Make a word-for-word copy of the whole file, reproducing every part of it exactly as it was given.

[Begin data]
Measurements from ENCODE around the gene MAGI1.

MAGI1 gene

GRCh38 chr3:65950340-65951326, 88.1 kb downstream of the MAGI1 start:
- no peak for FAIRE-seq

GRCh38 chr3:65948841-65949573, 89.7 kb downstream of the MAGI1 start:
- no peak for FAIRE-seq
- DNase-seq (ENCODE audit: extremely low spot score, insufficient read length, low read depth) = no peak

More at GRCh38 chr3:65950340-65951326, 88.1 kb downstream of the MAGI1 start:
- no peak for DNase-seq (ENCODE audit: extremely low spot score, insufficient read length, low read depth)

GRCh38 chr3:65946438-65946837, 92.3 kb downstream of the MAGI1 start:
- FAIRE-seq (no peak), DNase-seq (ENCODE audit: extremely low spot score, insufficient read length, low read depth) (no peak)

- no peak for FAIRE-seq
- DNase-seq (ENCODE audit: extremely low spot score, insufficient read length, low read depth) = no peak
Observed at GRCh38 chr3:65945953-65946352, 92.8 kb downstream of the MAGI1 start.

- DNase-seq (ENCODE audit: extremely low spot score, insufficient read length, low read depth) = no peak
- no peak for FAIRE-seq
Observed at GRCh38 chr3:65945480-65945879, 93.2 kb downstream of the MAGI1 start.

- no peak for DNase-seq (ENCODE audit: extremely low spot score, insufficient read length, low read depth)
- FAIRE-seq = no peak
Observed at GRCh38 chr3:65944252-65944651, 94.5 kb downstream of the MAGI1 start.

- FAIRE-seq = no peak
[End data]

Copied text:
Measurements from ENCODE around the gene MAGI1.

MAGI1 gene

GRCh38 chr3:65950340-65951326, 88.1 kb downstream of the MAGI1 start:
- no peak for FAIRE-seq

GRCh38 chr3:65948841-65949573, 89.7 kb downstream of the MAGI1 start:
- no peak for FAIRE-seq
- DNase-seq (ENCODE audit: extremely low spot score, insufficient read length, low read depth) = no peak

More at GRCh38 chr3:65950340-65951326, 88.1 kb downstream of the MAGI1 start:
- no peak for DNase-seq (ENCODE audit: extremely low spot score, insufficient read length, low read depth)

GRCh38 chr3:65946438-65946837, 92.3 kb downstream of the MAGI1 start:
- FAIRE-seq (no peak), DNase-seq (ENCODE audit: extremely low spot score, insufficient read length, low read depth) (no peak)

- no peak for FAIRE-seq
- DNase-seq (ENCODE audit: extremely low spot score, insufficient read length, low read depth) = no peak
Observed at GRCh38 chr3:65945953-65946352, 92.8 kb downstream of the MAGI1 start.

- DNase-seq (ENCODE audit: extremely low spot score, insufficient read length, low read depth) = no peak
- no peak for FAIRE-seq
Observed at GRCh38 chr3:65945480-65945879, 93.2 kb downstream of the MAGI1 start.

- no peak for DNase-seq (ENCODE audit: extremely low spot score, insufficient read length, low read depth)
- FAIRE-seq = no peak
Observed at GRCh38 chr3:65944252-65944651, 94.5 kb downstream of the MAGI1 start.

- FAIRE-seq = no peak